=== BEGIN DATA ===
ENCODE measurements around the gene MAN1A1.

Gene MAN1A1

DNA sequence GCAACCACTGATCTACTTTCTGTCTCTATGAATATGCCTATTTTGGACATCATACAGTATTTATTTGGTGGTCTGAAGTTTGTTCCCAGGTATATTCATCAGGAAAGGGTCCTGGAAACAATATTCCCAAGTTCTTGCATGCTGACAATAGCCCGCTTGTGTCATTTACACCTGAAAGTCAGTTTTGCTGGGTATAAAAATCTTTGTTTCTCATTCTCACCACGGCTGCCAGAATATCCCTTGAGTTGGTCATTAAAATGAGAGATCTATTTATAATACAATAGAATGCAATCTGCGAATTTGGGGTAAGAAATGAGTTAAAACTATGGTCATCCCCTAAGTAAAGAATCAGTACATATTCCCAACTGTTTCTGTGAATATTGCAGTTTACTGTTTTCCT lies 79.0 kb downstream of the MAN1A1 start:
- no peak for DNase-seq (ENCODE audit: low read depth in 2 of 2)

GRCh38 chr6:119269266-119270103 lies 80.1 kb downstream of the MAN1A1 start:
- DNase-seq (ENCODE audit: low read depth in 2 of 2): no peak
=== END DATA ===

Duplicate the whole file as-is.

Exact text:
ENCODE measurements around the gene MAN1A1.

Gene MAN1A1

DNA sequence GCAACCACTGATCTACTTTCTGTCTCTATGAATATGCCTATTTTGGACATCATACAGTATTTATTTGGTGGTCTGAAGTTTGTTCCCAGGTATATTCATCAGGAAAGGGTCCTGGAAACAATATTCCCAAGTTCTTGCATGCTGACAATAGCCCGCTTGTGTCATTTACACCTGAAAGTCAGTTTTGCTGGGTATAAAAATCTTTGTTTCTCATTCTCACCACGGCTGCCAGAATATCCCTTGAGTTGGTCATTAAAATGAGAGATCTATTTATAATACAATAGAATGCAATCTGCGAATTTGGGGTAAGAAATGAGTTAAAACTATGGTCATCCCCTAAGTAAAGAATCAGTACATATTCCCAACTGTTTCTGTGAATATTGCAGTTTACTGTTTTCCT lies 79.0 kb downstream of the MAN1A1 start:
- no peak for DNase-seq (ENCODE audit: low read depth in 2 of 2)

GRCh38 chr6:119269266-119270103 lies 80.1 kb downstream of the MAN1A1 start:
- DNase-seq (ENCODE audit: low read depth in 2 of 2): no peak